$$\mathbf{E}(p \cdot H_0+f\cdot H_1) = \int_{p \cdot H_0+f\cdot H_1} x = \int_{p \cdot H_0} x + \int_{f \cdot H_1} x$$

$$= \int_{H_0} xp(x) + \int_{H_1} xf(x) = \sum_{x \in \mathbb{R}} xp(x)+\int_{x \in \mathbb{R}} xf(x)$$

Once you've seen this kind of reasoning, it becomes obvious how to generalize; just involve summands involving $H_n$ for $0 < n < 1$. So the measure theoretic approach is really much more general, and imo much more satisfying.

And that's just on the real line. Imagine you're working in real $3$-space. The measure $H_0$ lets you describe the probabilistic analogue of "point charges", and the measure $H_3$ lets you describe the probabilistic analogue of "charge densities." Okay, but what if you want your outcomes to be randomly distributed along a wire coiling through space? In the context, $H_1$ comes the to the rescue. So even if you're not interested in those weird distributions arising from $H_n$ via non-integral values of $n$, nonetheless the added generality is still pretty useful.

By the way, you can't get too far in calculus without the Dirac delta function, which can be elegantly thought of as a measure, or better yet, a distribution. Indeed, distributions were invented because at some point while doing calculus, you realize that functions aren't general enough to do what you need them to do. This eventually leads to the theory of $k$-currents, which, among other things, provides an elegant reinterpretation of the fundamental theorem of calculus. In short, you'll end up doing measure theory and distribution theory one way or another.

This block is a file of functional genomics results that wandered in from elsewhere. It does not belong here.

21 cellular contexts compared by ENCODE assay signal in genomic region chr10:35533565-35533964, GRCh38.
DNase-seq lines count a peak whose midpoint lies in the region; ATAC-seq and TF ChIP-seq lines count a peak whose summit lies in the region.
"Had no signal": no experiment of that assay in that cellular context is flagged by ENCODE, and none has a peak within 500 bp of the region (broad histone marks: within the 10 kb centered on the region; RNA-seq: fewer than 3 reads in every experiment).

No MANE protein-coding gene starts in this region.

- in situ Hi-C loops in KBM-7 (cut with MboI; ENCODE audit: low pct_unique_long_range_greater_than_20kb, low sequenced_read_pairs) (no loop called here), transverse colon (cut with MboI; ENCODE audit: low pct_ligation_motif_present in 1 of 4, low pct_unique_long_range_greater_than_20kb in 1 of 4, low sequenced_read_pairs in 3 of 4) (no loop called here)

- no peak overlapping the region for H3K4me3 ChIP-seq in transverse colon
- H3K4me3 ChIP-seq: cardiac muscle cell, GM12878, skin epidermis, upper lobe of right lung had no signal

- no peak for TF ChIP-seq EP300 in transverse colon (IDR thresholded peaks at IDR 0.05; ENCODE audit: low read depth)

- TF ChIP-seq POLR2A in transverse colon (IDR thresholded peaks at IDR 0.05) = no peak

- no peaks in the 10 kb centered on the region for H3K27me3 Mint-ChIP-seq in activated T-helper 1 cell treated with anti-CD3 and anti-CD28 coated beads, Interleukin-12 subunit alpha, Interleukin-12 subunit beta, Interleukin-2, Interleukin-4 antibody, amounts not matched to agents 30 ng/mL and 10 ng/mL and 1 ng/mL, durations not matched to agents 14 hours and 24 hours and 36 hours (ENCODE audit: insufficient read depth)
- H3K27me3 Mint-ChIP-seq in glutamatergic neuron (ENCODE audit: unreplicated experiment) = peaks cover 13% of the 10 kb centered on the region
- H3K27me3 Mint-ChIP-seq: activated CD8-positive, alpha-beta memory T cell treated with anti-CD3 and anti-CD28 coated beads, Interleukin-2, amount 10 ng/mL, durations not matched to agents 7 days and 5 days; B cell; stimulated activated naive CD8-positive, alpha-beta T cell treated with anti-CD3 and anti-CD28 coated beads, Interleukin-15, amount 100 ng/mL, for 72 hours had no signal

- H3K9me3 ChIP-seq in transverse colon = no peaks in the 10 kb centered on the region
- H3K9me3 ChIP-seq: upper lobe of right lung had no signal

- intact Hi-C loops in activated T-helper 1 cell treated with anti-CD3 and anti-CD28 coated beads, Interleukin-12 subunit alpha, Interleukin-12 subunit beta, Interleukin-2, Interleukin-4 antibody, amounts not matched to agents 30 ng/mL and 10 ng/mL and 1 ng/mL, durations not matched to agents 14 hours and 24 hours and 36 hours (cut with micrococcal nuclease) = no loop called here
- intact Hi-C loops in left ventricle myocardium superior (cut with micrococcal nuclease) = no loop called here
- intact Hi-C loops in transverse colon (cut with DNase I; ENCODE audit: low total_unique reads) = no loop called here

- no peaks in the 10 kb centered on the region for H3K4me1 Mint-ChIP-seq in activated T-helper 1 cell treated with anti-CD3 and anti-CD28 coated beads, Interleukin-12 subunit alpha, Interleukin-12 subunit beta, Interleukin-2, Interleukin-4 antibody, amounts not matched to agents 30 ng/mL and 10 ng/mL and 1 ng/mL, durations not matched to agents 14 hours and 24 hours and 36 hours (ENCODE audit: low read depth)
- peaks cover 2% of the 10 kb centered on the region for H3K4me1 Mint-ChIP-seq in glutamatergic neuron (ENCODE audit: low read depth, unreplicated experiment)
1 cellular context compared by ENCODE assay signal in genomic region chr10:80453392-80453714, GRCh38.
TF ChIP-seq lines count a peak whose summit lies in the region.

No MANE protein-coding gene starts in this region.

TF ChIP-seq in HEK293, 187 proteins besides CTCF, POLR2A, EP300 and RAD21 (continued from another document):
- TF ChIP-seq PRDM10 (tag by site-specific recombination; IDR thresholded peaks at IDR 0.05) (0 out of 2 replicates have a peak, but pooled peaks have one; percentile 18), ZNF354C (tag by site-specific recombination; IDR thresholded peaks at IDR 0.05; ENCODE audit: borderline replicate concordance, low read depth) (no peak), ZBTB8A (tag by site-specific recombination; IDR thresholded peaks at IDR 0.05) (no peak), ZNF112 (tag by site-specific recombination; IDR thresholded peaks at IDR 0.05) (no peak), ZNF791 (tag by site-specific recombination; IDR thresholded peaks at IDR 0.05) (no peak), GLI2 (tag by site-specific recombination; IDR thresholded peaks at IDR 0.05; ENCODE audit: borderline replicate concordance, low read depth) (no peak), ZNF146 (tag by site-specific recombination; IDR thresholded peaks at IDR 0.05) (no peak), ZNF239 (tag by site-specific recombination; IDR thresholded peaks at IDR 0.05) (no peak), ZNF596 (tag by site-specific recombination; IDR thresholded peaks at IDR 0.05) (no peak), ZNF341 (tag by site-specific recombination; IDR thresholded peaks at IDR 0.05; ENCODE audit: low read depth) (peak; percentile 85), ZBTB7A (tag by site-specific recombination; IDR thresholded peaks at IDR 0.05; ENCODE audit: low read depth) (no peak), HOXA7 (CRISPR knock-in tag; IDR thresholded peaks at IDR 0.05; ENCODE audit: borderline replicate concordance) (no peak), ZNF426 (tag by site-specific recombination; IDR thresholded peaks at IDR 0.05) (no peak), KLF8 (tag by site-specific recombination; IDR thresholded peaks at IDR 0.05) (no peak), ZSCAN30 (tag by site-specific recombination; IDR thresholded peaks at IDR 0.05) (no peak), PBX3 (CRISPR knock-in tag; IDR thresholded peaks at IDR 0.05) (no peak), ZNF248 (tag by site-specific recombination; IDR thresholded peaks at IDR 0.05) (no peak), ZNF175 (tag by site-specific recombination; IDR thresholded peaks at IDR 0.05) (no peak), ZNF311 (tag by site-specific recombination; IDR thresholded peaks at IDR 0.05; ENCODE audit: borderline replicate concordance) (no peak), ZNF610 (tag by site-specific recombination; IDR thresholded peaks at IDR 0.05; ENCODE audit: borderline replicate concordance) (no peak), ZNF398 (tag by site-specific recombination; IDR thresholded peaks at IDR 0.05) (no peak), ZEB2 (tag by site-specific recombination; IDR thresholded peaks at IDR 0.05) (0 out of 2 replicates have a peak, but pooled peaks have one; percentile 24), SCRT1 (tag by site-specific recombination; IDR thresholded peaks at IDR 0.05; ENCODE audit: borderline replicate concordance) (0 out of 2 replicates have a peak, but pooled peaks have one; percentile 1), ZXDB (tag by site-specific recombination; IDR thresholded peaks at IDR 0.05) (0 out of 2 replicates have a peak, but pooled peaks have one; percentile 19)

It may be convenient to distinguish between probability theory and (practical) statistical analysis. In probability theory I don't think it is reasonable to try to avoid measure theory. The whole subject just waited for the emergence of measure theory to get a real foundation. The central limit theorem (CLT) somehow pops out most easily when using Lebesgue integration and Fourier transforms. This being said, as far as I know, Gauss did "prove" the central limit theorem using "reasonable" approximations and standard Riemann integration.

Now, coming to practical statistics, (IMHO) this mostly has to do with discrete observations where some more or less justifiable application of the CLT gives rise to e.g. chi-square tests, maximum likelihood estimators, etc... and this usually only involve algebra and differential calculus. I am probably doing an over-reduction here, but even a course on statistics I once took was mostly about putting problems into a frame work where orthogonal projections in Hilbert spaces gave the relevant answers. Some statistical examples to illustrate the point: